It was difficult to work out the sweep of the back and the rounding of his shoulder and neck––and how the prosthetic goes into that. We needed to get the angle and height of the stomach just right so he has a realistic belly, and doesn't look pregnant. Joe Wright wanted the shape to be one of those bodies with a big belly and quite skinny legs­­––so his silhouette would taper as it came down, rather than being wide and out.                                                  - Jacqueline Durran, Costume Designer -
All of that incredible attention to detail is, what in the end, managed to become the selling point of the movie: Oldman wasn't playing Churchill, he was Churchill.

But, as important as that was, there is, after all, a reason why the movie chose to introduce him in a more private setting and wearing a nightgown; a deeply intimate garment for an intimate setting, and something that neither the Costume Designer nor the audience would have any real reference for.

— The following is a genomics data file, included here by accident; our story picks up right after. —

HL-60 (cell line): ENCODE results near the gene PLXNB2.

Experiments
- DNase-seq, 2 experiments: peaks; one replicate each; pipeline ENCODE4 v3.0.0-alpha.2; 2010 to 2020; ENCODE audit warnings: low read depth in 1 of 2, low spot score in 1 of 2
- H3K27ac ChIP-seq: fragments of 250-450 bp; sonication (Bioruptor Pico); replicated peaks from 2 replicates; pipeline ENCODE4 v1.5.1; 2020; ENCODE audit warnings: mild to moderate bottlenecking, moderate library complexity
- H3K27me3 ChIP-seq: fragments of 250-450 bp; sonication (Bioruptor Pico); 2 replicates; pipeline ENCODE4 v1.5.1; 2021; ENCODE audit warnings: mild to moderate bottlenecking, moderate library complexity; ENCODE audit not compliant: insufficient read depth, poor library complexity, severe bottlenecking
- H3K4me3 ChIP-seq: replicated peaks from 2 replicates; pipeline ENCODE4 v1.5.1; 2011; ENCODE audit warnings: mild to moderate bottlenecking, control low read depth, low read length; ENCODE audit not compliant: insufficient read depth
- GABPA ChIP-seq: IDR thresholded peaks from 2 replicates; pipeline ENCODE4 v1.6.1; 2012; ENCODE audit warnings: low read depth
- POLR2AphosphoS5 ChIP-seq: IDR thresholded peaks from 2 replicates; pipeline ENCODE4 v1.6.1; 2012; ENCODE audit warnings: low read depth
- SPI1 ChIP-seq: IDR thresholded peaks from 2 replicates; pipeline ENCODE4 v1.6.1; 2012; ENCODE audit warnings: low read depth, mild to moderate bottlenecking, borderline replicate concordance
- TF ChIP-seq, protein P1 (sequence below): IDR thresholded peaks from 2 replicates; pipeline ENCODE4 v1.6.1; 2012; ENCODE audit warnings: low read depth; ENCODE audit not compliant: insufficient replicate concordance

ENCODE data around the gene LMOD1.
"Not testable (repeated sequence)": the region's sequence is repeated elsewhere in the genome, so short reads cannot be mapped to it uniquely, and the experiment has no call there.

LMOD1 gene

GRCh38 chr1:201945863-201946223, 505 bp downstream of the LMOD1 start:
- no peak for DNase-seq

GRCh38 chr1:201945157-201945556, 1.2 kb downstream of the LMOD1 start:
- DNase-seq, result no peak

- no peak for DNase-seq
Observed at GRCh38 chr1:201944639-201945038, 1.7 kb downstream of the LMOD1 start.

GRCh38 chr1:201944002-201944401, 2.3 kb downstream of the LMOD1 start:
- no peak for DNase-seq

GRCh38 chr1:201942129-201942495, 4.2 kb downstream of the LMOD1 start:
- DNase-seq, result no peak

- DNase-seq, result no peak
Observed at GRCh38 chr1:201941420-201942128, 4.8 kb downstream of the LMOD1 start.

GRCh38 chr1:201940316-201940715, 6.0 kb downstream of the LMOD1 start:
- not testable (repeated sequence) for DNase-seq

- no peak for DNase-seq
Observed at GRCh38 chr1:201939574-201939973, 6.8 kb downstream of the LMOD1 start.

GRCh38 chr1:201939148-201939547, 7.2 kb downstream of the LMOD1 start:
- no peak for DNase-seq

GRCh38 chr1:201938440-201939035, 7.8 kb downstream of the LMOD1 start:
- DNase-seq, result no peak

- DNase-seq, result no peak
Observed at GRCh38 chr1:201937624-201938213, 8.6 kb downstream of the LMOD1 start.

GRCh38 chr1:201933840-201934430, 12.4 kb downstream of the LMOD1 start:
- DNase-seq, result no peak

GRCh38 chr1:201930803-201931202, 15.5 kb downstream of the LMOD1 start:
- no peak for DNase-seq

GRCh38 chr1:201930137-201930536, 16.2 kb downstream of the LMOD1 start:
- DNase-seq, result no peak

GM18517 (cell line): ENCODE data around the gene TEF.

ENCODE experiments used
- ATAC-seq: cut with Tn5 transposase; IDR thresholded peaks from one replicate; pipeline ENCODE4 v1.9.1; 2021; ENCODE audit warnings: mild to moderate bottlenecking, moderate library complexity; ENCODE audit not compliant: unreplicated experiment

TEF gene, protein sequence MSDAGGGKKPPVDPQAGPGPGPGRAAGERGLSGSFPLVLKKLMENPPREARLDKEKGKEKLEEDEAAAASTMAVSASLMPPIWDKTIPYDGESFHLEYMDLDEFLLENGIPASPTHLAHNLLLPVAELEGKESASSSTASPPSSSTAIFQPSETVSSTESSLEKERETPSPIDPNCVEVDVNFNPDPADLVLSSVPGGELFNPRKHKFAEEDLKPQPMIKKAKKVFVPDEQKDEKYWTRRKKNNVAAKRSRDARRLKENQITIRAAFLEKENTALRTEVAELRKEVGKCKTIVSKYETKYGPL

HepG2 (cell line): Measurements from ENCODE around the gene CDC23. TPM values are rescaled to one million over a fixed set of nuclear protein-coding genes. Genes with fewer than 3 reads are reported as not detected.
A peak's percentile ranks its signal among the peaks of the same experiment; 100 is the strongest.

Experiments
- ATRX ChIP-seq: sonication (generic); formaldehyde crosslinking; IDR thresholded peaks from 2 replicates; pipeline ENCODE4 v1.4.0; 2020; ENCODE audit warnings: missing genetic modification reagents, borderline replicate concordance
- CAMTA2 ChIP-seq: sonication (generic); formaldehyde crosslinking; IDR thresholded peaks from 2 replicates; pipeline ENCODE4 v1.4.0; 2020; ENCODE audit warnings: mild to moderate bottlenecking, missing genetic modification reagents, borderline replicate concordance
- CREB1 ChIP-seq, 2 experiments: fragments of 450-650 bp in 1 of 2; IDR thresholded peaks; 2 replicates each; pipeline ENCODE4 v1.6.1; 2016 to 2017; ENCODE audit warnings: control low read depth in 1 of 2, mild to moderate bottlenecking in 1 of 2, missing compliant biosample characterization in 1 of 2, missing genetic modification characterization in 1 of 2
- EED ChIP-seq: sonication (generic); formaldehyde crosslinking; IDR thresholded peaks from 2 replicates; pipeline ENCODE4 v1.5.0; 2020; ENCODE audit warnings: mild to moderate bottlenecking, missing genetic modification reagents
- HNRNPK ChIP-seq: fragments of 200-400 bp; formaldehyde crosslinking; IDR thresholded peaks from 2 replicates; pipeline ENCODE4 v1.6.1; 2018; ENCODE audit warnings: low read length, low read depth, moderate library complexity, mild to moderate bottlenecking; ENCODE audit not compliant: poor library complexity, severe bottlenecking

This decision is, though easy to overlook, the most relevant costuming decision in the whole movie. It established the notion that throughout the movie we'll get to "undress" Churchill; to see his more private side. It's a promise to show us the man behind the myth.

Last but not least, there is the undeniable fact that his Costume Design doesn't provide any narrative arc. His costumes do not evolve throughout the movie to reflect changes in the character; they are completely and unquestionably static. This, in the end, only serves to underline one of the glaring missteps of the movie: Churchill doesn't evolve or has any character arc throughout the movie.
The problem with creating a narrative arc with Churchill is that the time period of the film is too short. We didn't think so much about a change with him as capturing the different ways he looked at that moment­­.
- Jacqueline Durran, Costume Designer -
That, for me, is the biggest flaw both in the movie itself and in the costume design; statism in characters' makes for both a boring watch and a boring costume design.


Standing next to Churchill in this story are a handful of characters that serve as little more than an emotional crutch for him. Yet is in these characters where the Costume Design manages to showcase the most interesting design concepts in the whole film.